Biomimicry: nature meets industrial design at CIA

Douglas Paige, an associate professor in the Cleveland Institute of Art (CIA) industrial design department, enjoys pondering the trees in Wade Oval.

He compares an oak growing there in Cleveland’s temperate climate to a cactus growing in the desert climate of Arizona.

“It’s not that one is better than the other, it’s that each has adapted to its environment,” Paige explains, adding that grass and sprinklers in arid Arizona compete with the natural process. “It’s us trying to adapt to our own conditions, but we can’t compete with nature.”
That simple observation is one motivation for Paige adopting biomimicry – the art of finding practical solutions to design challenges by mimicking nature’s own solutions – into his industrial design teachings.

Examples include looking at the warming qualities of beaver fur to create a wetsuit or studying termite mounds to design a sustainable office building. 
“Biomimicry is an emerging methodology, still being understood and defined,” Paige says. “Some debate whether it’s a discipline, a science, a tool or other. I see it as part of an overall methodology that every designer needs to understand moving forward.”

Douglas Paige, associate professor in the CIA industrial design dept
Paige views biomimicry as the next chapter of applying sustainable practices in design, or studying how nature solves problems to help meet industrial design challenges.
“Just as the computer revolution changed the way we work, and sustainability changed our focus and idea of responsibility, biomimicry is changing the way we view our role on this planet and how we think about problems and how to solve them,” Paige explains. “It's understanding nature and the planet as a resource for knowledge, not just raw materials.”
For example, Paige is working on a better boat paddle by studying fish, amphibians and waterfowl.

“Most people think of a paddle as moving through water, but a paddle blade is the piece that needs to stay in place while everything else moves,” he explains. “Using that, I looked for organisms that use drag-based locomotion - with little slip.”
The methodology emerged at CIA after co-founder of the Biomimicry Institute and author Janine Benyrus spoke on campus in 2007. Then in 2008, Dayna Baumsiter, co-founder and keystone of Biomimicry 3.8 led a biomimicry workshop at the school.
“The workshop helped us understand the process and how to incorporate it into design,” recalls Paige. “Biomimicry is changing the way we view our role on this planet and how we think about problems and to solve them."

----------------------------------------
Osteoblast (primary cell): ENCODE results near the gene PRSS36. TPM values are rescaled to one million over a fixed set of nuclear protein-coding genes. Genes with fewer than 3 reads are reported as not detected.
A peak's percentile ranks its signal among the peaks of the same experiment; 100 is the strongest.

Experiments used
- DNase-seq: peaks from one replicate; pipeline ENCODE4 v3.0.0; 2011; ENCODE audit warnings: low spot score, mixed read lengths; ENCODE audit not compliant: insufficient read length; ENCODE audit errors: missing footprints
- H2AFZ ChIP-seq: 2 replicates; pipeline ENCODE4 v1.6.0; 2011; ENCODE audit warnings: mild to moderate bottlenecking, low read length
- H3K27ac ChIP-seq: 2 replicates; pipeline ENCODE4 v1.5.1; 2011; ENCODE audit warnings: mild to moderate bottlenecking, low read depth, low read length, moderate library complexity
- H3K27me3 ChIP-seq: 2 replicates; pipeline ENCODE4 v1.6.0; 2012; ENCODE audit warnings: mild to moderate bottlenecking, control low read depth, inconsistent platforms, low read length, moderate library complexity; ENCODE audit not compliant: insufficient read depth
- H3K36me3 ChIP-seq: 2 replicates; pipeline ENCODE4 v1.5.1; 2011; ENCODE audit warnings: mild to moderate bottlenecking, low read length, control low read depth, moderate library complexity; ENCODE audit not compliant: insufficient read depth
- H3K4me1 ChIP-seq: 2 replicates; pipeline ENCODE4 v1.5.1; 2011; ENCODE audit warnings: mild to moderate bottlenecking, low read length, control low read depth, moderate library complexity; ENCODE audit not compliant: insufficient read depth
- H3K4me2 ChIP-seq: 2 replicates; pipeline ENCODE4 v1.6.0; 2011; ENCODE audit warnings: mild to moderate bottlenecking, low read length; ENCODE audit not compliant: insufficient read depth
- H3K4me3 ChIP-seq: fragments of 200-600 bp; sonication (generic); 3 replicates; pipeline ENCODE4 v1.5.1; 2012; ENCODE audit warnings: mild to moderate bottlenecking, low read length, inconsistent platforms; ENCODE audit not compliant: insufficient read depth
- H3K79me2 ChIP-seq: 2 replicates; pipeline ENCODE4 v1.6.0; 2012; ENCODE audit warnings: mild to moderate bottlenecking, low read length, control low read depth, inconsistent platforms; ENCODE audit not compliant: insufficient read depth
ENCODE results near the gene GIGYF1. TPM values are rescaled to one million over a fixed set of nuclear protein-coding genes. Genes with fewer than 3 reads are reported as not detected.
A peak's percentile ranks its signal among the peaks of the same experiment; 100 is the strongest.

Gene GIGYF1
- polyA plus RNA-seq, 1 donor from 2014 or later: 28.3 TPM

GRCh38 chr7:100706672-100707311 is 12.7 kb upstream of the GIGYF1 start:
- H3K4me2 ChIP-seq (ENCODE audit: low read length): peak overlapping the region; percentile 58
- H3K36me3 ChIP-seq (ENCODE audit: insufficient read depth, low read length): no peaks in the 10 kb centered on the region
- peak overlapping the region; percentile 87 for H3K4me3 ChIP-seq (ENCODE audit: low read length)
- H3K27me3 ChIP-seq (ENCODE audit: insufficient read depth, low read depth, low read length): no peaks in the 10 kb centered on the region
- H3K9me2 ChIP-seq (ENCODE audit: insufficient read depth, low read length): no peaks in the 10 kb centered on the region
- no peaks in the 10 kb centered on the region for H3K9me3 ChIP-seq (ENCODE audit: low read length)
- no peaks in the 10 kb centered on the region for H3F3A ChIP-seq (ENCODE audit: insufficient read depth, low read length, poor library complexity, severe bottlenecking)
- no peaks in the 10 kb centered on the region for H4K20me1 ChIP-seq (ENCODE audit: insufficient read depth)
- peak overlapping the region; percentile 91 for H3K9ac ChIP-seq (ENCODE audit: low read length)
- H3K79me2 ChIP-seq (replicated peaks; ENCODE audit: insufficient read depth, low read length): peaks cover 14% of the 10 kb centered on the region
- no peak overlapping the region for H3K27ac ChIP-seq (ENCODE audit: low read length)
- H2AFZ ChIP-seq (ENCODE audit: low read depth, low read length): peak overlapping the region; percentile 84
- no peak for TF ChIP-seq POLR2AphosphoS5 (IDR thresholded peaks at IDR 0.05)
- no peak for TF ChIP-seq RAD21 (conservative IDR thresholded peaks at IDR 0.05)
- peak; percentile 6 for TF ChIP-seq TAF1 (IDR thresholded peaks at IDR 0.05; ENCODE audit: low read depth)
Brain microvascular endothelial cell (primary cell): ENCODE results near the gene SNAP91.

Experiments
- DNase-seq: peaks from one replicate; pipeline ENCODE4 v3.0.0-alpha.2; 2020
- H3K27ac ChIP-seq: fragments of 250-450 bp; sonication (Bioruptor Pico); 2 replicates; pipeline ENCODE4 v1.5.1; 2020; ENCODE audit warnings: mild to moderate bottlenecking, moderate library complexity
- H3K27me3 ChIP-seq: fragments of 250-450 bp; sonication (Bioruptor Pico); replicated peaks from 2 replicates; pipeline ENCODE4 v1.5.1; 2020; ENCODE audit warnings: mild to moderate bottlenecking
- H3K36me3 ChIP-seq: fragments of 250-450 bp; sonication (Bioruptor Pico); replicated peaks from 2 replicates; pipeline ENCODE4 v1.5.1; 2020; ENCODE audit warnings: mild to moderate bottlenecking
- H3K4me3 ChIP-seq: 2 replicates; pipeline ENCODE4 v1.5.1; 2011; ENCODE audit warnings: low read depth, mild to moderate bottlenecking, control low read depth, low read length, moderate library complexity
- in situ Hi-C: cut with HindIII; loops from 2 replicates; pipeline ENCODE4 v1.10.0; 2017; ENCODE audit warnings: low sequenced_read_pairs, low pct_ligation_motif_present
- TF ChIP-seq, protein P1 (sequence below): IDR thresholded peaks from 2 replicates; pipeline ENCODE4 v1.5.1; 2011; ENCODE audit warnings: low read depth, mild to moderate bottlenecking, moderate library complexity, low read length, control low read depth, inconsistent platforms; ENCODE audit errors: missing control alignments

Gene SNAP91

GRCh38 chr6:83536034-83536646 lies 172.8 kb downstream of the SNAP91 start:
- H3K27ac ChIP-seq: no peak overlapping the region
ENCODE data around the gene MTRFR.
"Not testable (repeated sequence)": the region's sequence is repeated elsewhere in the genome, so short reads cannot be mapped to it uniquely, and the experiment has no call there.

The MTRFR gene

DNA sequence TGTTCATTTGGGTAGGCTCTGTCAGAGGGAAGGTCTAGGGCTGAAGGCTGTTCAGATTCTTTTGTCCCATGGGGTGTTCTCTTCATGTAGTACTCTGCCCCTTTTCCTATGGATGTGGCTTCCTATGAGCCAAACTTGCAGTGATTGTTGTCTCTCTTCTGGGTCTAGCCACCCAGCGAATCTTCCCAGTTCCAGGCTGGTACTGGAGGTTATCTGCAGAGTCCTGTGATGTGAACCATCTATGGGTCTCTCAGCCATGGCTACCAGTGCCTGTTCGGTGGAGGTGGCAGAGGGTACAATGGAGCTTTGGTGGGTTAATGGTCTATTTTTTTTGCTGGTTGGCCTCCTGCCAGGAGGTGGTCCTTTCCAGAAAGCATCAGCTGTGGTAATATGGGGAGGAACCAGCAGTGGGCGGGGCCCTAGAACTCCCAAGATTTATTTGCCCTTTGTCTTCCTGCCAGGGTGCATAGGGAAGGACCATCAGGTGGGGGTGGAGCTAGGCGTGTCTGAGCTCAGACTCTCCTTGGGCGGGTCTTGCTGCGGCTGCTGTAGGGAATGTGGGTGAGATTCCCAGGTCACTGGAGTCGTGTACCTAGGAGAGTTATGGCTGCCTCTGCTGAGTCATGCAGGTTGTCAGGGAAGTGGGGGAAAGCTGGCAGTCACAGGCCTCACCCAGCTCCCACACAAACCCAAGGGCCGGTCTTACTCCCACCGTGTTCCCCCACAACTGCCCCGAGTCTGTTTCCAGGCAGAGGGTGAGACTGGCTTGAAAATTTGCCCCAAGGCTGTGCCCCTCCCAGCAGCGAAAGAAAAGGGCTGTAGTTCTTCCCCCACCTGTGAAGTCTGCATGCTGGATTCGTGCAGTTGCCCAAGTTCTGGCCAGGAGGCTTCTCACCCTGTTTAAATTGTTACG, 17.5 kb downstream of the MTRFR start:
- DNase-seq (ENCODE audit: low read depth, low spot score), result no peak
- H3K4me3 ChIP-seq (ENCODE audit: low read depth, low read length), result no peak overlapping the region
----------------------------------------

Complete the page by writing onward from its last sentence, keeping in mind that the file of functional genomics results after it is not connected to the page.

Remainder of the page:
He adds that biomimicry encourages designers to tackle challenges from all angles. “So many things apply the principles of how nature operates,” says Paige. “[It’s] understanding nature and the planet as a resource for knowledge - not just raw materials. The key is understanding the problem you are solving, and where to look in nature for examples of a similar functions.”

Paige and his students worked on the Green Bulkhead Project
One of the first projects incorporating both sustainability and biomimicry into the curriculum began in 2009 when Paige and his students tackled water quality on the Cuyahoga River. They studied the rusty, failing bulkheads, why the river wasn’t healthy, the riparian zone (where land meets the water) and why larvae fish were dying.
“We found the steel bulkhead obliterates the main part of the river system – where the animals live – it slows down the flow, causes fast rises and releases,” Paige explains. “The bulkheads were built 100 years ago for industry. Now we have people, businesses, animals and industry. We needed to find a way to make everything survive.”
As part of the ongoing project, Paige and his students are looking at each individual system that makes up the river's biological community. “The biomimicry lesson is using an ecosystem approach,” he says. “We are studying how a natural river system works as an ecosystem and trying to incorporate some of those processes into a bulkhead system.”
The team has yet to define a workable solution, but continues to use biomimicry principals to explore ways to stabilize the river banks for the shipping industry and public use while also providing habitat for aquatic life.

For the pallet board challenge CIA students presented their designs and explain how it serves the needs of the modern classroom